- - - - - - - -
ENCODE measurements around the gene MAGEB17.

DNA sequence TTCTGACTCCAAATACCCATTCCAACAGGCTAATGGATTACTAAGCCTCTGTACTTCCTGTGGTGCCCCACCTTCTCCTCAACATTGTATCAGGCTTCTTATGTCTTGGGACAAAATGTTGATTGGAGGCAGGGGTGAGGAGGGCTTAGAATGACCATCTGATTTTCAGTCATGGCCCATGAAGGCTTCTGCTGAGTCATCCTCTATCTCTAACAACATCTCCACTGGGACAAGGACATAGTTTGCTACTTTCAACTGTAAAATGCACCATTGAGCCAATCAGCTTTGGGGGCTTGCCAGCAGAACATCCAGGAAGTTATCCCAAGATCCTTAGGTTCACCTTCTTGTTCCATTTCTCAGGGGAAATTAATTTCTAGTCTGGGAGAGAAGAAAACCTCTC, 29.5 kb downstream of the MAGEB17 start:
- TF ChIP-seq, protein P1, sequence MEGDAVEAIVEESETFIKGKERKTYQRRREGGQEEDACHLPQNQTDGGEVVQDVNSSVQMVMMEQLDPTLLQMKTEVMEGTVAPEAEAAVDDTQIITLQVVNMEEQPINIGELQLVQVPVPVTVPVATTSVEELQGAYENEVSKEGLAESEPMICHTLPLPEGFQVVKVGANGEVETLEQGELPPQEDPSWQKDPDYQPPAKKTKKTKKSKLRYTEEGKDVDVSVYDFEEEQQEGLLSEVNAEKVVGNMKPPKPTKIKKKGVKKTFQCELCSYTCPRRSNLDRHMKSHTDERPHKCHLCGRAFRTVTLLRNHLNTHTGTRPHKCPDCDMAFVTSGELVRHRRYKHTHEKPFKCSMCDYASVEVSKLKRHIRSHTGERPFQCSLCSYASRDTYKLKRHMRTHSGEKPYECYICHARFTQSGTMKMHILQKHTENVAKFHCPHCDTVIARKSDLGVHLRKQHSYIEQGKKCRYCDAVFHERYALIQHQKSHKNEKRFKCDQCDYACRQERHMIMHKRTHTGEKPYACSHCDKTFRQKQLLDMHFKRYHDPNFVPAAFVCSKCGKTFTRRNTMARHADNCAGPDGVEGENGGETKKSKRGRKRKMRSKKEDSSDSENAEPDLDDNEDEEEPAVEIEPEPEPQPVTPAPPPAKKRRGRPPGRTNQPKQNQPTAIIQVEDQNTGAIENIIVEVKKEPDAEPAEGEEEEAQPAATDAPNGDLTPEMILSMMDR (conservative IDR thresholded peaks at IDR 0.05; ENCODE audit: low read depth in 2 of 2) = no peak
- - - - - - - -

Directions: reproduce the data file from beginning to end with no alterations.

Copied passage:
ENCODE measurements around the gene MAGEB17.

DNA sequence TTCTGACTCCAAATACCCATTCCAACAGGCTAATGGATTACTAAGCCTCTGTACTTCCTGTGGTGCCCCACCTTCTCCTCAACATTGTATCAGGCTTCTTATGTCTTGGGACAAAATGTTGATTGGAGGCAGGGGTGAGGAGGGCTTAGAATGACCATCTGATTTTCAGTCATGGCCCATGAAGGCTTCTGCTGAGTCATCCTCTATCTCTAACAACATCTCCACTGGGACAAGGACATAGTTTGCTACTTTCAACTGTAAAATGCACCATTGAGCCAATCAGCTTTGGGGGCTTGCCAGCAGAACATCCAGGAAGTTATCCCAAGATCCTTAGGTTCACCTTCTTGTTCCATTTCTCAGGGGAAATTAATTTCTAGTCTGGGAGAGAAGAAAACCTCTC, 29.5 kb downstream of the MAGEB17 start:
- TF ChIP-seq, protein P1, sequence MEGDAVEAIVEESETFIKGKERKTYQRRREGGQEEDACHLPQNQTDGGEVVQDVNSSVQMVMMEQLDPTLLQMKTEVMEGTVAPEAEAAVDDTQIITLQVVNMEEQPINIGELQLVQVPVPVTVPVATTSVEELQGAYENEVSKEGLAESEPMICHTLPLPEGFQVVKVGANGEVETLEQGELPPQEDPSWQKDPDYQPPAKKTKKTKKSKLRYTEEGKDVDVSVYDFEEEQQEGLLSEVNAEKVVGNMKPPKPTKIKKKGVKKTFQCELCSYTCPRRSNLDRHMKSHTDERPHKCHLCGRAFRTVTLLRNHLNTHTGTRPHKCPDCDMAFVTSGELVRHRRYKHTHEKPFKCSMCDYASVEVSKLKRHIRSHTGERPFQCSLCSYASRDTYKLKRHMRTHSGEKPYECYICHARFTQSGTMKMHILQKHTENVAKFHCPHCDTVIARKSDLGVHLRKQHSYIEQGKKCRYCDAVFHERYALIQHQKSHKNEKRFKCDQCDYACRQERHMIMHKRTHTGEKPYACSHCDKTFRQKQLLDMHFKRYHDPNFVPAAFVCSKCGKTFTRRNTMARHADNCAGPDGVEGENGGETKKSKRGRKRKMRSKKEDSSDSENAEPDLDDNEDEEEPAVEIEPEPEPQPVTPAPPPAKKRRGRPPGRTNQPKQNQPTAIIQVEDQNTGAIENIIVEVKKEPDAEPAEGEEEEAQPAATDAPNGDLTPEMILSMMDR (conservative IDR thresholded peaks at IDR 0.05; ENCODE audit: low read depth in 2 of 2) = no peak